Divorce Attorney Scott J. Stadler

    • 30 SEP 15

    National Divorce Law – Do We Need It?

    Capital Building, Washington DCMarital issues have had a large impact on the news over the past few years. From the overturning of the Defense of Marriage Act, to the Supreme Court’s decision defending the constitutional protection of the right to engage in same-sex marriages, a lot of big issues have been decided on a national scale. As most people may tell you, however, most marriages and divorces hinge on the little issues. Matters of marriage and divorce are ultimately determined by the state, both through state law and through state courts. There are some people who are advocating for a national, uniform, divorce law.

    Divorce Law in the US

    In order to better understand the arguments, it is important to first understand the current state of laws and regulations regarding divorce. Currently, the majority of laws regarding divorce are regulated by the state courts. This allows individual states to cater the outcomes of their divorce cases to their particular state. Laws that affect divorces include property division laws, spousal support laws, laws regulating which factors the court may consider when making a decision, and how much leeway a court might have when making a decision. As a result, divorce law can vary from one state to another, with widely varying results occurring in different states. One of the most notable examples is that of the issue of property division, with some states following a community property standard, in which the courts divide marital property equally between the spouses. In common law states, however, courts have more leeway to make an equitable division of property, based on the facts of the case.

    It should be noted that, while each state has its own way of dealing with divorce, should the parties agree to settle their case, then the settlement agreement will prevail, absent any violation of public policy. For example, whereas a spouse can agree to give all marital property to the other spouse in the separation agreement, the parties cannot agree to do something like waive child support payments in the agreement.

    Benefits of a National Divorce Law

    One of the primary benefits afforded by a national divorce law is stability. As mentioned above, each state is currently responsible for maintaining its own rules and regulations regarding divorce. The application of these rules can change even between counties of the same state, according to the opinion of the judge hearing the case. This can create a great deal of confusion should a married couple chose to get divorced across state lines. Unfortunately, due to the individualistic nature of divorce laws in the U.S., a spouse that benefits in one state could struggle to maintain his or her standard of living in another.

    In addition, only one spouse is required to be considered a resident in order for a state to have jurisdiction over the divorce, which can lead to forum shopping in order to find a favorable jurisdiction. For example, for some time, the state of Nevada has been a popular destination for individuals seeking a quick divorce because, unlike the majority of the nation, a resident must live in the state for only six weeks in order for a state to have jurisdiction over a divorce. While there are arguments for a national divorce law, however, there are also arguments against one.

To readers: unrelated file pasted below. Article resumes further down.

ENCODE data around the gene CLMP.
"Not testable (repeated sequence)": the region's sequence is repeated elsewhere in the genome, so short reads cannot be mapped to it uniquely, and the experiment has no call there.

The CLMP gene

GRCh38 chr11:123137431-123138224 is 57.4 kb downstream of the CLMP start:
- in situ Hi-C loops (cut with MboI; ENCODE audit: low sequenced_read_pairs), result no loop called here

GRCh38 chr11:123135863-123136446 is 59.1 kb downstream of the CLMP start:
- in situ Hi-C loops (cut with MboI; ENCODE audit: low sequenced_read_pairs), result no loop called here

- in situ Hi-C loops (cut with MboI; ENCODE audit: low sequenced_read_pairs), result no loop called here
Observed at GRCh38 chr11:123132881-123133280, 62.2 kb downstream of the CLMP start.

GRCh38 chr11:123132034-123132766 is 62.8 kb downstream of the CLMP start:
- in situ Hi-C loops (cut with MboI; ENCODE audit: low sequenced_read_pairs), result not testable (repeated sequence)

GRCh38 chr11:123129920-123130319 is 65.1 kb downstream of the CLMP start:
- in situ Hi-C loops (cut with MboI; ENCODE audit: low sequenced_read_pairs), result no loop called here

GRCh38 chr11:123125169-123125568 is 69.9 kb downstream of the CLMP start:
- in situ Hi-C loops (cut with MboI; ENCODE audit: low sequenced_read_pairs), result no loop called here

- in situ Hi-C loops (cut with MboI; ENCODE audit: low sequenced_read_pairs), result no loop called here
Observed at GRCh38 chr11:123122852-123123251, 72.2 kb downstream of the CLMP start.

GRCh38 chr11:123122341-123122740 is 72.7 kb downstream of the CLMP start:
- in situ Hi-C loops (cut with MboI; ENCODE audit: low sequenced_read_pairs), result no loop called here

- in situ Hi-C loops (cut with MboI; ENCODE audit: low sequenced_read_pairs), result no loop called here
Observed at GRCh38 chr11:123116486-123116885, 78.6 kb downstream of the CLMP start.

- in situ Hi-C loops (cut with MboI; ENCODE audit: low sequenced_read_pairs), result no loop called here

Detriments of a National Divorce Law

    Unfortunately, one of the primary obstacles to the benefits of a national divorce law is also one of the primary concerns with the current state law, and that is that the decision is ultimately left to the judge hearing the case. While judges have a great deal of experience in handling cases, they are still human and may still struggle with separating their own personal biases from a decision, especially when a matter is left primarily to the discretion of the judge. For example, in matters of spousal support, it is not uncommon for judges to provide more spousal support for female spouses as opposed to male spouses in similar situations. The problem is, these discrepancies based on judicial bias are still occurring, even when the law is clear and a different outcome would have occurred but for the gender of the spouse seeking support.

    While a national divorce law may create a uniform standard across the country, it can do little in the face of judicial bias. The best way to combat judicial bias is to avoid it altogether. Fortunately, there are already options available to provide for an equitable outcome. One of the best things spouses can do in order to obtain an outcome that benefits everyone is to make an out of court separation agreement. Not only will the spouses be able to cater the outcome of the divorce to their particular needs, but also, they can consider far more factors than a court might be able to, including the emotional or personal value of property.